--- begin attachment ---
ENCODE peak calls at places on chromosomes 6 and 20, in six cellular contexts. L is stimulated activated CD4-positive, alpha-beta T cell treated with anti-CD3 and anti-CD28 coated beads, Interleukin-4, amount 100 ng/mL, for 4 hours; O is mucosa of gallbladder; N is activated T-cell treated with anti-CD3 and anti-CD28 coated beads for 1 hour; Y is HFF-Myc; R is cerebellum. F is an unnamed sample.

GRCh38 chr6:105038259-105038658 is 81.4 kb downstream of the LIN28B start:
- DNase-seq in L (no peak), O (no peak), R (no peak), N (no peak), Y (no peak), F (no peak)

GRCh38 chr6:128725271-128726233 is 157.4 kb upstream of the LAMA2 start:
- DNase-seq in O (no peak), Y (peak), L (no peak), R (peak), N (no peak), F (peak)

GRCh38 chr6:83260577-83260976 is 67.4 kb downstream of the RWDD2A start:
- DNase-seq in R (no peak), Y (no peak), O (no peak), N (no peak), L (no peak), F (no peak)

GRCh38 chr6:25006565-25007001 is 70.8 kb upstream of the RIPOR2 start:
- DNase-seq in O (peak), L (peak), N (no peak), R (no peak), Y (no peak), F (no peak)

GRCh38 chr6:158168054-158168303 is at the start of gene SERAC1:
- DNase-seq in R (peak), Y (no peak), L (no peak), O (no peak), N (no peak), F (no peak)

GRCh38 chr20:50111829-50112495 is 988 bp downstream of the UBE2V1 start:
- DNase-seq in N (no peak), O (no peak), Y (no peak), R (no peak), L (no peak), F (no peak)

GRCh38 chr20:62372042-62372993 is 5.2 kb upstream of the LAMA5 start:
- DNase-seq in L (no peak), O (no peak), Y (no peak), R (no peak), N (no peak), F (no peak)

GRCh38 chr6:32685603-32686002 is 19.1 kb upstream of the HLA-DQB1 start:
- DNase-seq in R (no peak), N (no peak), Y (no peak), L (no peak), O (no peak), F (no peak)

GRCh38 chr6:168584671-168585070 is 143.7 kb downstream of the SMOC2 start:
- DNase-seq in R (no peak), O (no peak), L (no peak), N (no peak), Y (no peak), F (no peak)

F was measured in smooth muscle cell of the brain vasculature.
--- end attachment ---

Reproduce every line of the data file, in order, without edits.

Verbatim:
ENCODE peak calls at places on chromosomes 6 and 20, in six cellular contexts. L is stimulated activated CD4-positive, alpha-beta T cell treated with anti-CD3 and anti-CD28 coated beads, Interleukin-4, amount 100 ng/mL, for 4 hours; O is mucosa of gallbladder; N is activated T-cell treated with anti-CD3 and anti-CD28 coated beads for 1 hour; Y is HFF-Myc; R is cerebellum. F is an unnamed sample.

GRCh38 chr6:105038259-105038658 is 81.4 kb downstream of the LIN28B start:
- DNase-seq in L (no peak), O (no peak), R (no peak), N (no peak), Y (no peak), F (no peak)

GRCh38 chr6:128725271-128726233 is 157.4 kb upstream of the LAMA2 start:
- DNase-seq in O (no peak), Y (peak), L (no peak), R (peak), N (no peak), F (peak)

GRCh38 chr6:83260577-83260976 is 67.4 kb downstream of the RWDD2A start:
- DNase-seq in R (no peak), Y (no peak), O (no peak), N (no peak), L (no peak), F (no peak)

GRCh38 chr6:25006565-25007001 is 70.8 kb upstream of the RIPOR2 start:
- DNase-seq in O (peak), L (peak), N (no peak), R (no peak), Y (no peak), F (no peak)

GRCh38 chr6:158168054-158168303 is at the start of gene SERAC1:
- DNase-seq in R (peak), Y (no peak), L (no peak), O (no peak), N (no peak), F (no peak)

GRCh38 chr20:50111829-50112495 is 988 bp downstream of the UBE2V1 start:
- DNase-seq in N (no peak), O (no peak), Y (no peak), R (no peak), L (no peak), F (no peak)

GRCh38 chr20:62372042-62372993 is 5.2 kb upstream of the LAMA5 start:
- DNase-seq in L (no peak), O (no peak), Y (no peak), R (no peak), N (no peak), F (no peak)

GRCh38 chr6:32685603-32686002 is 19.1 kb upstream of the HLA-DQB1 start:
- DNase-seq in R (no peak), N (no peak), Y (no peak), L (no peak), O (no peak), F (no peak)

GRCh38 chr6:168584671-168585070 is 143.7 kb downstream of the SMOC2 start:
- DNase-seq in R (no peak), O (no peak), L (no peak), N (no peak), Y (no peak), F (no peak)

F was measured in smooth muscle cell of the brain vasculature.